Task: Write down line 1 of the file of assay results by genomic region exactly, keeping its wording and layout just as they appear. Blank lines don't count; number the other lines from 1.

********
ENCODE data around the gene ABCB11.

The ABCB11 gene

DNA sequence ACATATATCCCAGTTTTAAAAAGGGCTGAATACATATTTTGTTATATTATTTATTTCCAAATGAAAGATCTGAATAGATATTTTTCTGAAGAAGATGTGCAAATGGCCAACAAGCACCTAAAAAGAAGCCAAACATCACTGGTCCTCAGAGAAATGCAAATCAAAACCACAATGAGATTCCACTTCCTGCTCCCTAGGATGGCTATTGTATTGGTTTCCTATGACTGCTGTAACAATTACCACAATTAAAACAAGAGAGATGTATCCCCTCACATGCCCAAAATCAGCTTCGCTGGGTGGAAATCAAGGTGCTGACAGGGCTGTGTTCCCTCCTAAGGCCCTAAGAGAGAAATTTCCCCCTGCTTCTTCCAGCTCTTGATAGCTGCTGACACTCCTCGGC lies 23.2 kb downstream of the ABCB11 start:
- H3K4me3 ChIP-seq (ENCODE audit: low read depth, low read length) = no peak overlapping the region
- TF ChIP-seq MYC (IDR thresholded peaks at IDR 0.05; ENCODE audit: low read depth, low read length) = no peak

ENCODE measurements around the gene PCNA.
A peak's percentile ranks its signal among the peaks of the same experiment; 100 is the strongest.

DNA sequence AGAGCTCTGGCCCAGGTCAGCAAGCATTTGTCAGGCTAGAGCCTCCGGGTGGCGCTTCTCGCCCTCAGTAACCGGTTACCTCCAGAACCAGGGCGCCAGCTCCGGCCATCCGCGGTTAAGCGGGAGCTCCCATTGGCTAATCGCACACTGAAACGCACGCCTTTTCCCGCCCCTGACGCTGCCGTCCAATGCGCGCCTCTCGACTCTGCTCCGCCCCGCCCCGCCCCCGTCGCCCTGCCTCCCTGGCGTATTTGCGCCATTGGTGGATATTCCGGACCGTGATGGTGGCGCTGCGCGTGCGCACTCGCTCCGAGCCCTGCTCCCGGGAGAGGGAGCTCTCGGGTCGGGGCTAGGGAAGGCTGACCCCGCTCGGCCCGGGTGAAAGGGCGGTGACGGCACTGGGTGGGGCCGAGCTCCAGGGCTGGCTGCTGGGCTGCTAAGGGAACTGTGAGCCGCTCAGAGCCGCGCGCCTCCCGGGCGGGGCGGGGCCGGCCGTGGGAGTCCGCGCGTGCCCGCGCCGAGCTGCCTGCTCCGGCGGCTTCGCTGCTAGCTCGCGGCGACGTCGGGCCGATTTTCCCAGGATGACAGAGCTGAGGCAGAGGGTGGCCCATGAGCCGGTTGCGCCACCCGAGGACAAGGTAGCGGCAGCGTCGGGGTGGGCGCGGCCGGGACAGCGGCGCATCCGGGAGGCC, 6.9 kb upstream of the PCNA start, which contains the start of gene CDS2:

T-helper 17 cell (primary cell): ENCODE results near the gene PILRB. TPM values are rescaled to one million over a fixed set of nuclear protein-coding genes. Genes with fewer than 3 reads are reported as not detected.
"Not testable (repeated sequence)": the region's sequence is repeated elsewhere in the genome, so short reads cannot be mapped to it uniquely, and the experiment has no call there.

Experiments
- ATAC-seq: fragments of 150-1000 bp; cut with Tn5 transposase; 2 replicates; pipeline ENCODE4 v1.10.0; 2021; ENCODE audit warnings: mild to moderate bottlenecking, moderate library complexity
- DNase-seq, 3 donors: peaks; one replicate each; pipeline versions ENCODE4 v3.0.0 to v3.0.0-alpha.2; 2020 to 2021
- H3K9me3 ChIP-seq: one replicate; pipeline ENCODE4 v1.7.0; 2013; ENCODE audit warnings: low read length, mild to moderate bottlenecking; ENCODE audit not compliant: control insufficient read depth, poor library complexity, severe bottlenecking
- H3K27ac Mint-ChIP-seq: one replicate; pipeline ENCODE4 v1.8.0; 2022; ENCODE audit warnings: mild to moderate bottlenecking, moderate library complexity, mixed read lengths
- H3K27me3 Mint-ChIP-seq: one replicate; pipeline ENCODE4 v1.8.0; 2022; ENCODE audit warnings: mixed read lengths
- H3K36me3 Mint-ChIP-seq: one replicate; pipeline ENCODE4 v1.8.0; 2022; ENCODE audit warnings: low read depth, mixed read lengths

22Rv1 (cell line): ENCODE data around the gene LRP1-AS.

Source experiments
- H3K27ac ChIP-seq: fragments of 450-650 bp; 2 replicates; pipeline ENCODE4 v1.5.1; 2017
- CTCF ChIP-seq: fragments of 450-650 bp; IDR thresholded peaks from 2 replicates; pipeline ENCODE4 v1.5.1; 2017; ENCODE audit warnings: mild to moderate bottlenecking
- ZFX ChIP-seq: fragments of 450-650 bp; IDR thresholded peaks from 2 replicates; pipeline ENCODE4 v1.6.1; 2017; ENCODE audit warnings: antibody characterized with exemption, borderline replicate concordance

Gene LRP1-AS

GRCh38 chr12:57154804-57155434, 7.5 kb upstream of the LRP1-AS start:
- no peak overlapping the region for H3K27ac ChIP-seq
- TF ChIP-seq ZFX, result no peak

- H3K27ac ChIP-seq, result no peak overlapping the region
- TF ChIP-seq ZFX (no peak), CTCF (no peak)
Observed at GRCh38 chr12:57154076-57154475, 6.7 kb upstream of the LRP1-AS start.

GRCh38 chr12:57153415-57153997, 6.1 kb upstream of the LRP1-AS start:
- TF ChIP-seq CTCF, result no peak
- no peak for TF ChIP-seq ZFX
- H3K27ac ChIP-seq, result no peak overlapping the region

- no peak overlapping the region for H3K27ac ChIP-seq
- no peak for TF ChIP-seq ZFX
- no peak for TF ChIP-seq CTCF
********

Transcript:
ENCODE data around the gene ABCB11.